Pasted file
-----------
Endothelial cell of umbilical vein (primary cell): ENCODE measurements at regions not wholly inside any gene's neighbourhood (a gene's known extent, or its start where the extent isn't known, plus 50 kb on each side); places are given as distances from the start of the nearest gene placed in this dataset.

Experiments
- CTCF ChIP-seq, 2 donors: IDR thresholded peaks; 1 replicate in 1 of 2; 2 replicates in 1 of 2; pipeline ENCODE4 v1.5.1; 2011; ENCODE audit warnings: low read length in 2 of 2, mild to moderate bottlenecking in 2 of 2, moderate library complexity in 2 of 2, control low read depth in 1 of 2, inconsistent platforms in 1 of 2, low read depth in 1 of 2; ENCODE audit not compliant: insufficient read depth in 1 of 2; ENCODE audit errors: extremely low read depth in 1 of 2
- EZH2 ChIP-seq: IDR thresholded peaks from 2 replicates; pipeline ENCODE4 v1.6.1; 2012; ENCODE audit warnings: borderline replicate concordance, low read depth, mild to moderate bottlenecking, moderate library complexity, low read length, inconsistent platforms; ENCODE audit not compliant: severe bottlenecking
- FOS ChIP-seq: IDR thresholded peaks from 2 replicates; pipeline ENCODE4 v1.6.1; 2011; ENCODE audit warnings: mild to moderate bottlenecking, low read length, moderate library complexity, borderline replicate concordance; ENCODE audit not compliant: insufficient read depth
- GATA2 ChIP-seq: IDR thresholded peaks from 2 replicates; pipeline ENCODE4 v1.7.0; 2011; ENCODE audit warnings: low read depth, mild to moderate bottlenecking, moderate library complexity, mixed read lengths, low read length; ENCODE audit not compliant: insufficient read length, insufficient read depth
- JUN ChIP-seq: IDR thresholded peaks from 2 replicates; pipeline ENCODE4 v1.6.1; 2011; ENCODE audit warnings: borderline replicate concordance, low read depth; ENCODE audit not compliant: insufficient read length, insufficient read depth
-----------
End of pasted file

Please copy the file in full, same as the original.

Endothelial cell of umbilical vein (primary cell): ENCODE measurements at regions not wholly inside any gene's neighbourhood (a gene's known extent, or its start where the extent isn't known, plus 50 kb on each side); places are given as distances from the start of the nearest gene placed in this dataset.

Experiments
- CTCF ChIP-seq, 2 donors: IDR thresholded peaks; 1 replicate in 1 of 2; 2 replicates in 1 of 2; pipeline ENCODE4 v1.5.1; 2011; ENCODE audit warnings: low read length in 2 of 2, mild to moderate bottlenecking in 2 of 2, moderate library complexity in 2 of 2, control low read depth in 1 of 2, inconsistent platforms in 1 of 2, low read depth in 1 of 2; ENCODE audit not compliant: insufficient read depth in 1 of 2; ENCODE audit errors: extremely low read depth in 1 of 2
- EZH2 ChIP-seq: IDR thresholded peaks from 2 replicates; pipeline ENCODE4 v1.6.1; 2012; ENCODE audit warnings: borderline replicate concordance, low read depth, mild to moderate bottlenecking, moderate library complexity, low read length, inconsistent platforms; ENCODE audit not compliant: severe bottlenecking
- FOS ChIP-seq: IDR thresholded peaks from 2 replicates; pipeline ENCODE4 v1.6.1; 2011; ENCODE audit warnings: mild to moderate bottlenecking, low read length, moderate library complexity, borderline replicate concordance; ENCODE audit not compliant: insufficient read depth
- GATA2 ChIP-seq: IDR thresholded peaks from 2 replicates; pipeline ENCODE4 v1.7.0; 2011; ENCODE audit warnings: low read depth, mild to moderate bottlenecking, moderate library complexity, mixed read lengths, low read length; ENCODE audit not compliant: insufficient read length, insufficient read depth
- JUN ChIP-seq: IDR thresholded peaks from 2 replicates; pipeline ENCODE4 v1.6.1; 2011; ENCODE audit warnings: borderline replicate concordance, low read depth; ENCODE audit not compliant: insufficient read length, insufficient read depth